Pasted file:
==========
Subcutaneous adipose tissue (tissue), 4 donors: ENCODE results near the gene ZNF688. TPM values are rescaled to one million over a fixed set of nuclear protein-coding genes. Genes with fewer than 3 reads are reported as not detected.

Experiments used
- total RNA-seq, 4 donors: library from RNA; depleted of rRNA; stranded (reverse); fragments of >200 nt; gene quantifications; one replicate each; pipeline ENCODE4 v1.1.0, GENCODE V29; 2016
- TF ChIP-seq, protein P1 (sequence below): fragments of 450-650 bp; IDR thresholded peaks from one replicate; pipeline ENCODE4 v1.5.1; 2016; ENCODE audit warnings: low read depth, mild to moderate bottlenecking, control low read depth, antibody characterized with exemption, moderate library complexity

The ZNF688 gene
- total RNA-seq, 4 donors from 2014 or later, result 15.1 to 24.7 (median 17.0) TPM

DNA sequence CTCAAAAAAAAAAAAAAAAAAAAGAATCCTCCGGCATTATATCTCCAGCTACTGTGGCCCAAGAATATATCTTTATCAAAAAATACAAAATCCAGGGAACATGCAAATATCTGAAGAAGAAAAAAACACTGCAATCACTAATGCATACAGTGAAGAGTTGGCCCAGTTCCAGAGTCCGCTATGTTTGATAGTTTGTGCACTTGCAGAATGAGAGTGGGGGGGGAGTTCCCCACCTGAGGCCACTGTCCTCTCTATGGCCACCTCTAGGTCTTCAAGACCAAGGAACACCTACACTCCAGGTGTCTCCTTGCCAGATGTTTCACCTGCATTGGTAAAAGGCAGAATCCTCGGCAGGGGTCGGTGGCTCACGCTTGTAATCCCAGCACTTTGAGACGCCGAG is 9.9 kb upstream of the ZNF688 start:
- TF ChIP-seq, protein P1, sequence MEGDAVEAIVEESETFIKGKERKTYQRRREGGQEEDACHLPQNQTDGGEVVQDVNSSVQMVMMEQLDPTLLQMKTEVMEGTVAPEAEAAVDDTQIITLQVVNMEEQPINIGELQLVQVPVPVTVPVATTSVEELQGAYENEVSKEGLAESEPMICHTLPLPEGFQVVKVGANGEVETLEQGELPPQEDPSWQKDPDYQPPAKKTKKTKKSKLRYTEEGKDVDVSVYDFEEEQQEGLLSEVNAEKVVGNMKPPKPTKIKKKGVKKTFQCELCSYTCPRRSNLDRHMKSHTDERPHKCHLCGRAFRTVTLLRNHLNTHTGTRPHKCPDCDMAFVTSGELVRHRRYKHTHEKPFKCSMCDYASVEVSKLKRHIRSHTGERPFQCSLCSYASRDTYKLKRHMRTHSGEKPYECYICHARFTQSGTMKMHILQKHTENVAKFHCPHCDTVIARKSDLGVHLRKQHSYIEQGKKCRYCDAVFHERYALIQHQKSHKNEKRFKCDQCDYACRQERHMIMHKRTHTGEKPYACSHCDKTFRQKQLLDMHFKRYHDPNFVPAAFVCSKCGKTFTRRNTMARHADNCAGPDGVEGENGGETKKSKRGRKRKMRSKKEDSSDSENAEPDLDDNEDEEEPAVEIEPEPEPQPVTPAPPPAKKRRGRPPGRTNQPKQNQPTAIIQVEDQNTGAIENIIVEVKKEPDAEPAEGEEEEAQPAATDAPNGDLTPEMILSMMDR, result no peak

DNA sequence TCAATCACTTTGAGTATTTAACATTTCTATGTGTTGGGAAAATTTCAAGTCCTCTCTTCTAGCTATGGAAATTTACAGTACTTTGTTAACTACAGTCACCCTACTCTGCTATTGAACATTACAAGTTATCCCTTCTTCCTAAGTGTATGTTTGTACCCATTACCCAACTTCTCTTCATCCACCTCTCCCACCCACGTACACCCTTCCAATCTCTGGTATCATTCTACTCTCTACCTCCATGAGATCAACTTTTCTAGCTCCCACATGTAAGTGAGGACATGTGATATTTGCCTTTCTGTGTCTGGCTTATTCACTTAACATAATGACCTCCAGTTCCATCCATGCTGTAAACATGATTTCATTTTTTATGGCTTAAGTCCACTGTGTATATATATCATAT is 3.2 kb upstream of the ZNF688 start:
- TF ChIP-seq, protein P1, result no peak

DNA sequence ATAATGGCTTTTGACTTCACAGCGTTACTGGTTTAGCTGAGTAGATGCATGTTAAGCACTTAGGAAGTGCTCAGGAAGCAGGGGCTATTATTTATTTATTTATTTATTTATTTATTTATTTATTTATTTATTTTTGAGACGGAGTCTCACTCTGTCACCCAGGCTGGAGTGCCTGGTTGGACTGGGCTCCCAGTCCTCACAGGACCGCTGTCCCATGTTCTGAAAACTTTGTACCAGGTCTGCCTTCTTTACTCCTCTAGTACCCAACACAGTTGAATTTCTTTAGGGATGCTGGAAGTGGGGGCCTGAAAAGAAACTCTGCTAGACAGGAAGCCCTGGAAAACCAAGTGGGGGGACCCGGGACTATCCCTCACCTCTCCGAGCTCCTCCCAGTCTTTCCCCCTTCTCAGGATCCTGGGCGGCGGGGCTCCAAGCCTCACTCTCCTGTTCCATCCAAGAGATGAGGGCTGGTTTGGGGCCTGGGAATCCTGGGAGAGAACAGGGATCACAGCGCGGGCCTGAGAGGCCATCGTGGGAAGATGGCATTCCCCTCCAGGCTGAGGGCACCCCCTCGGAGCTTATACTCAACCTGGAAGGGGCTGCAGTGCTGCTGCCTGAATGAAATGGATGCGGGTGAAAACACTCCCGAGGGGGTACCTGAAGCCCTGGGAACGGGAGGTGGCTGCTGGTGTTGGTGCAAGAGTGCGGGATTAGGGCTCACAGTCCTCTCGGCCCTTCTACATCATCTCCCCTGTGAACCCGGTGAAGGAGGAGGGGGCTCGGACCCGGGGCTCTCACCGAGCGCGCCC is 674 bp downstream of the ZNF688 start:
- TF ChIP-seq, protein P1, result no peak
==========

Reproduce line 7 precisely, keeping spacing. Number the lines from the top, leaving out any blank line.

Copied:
DNA sequence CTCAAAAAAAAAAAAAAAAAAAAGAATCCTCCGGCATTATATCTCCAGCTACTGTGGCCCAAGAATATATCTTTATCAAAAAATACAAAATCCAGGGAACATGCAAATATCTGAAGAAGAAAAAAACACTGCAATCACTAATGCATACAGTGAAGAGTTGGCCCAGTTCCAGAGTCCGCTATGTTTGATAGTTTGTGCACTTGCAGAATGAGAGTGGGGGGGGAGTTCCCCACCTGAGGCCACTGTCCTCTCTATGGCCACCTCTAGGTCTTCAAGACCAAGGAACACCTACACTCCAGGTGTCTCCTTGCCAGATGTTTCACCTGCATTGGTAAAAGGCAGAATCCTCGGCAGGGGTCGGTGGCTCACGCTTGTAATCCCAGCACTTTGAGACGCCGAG is 9.9 kb upstream of the ZNF688 start: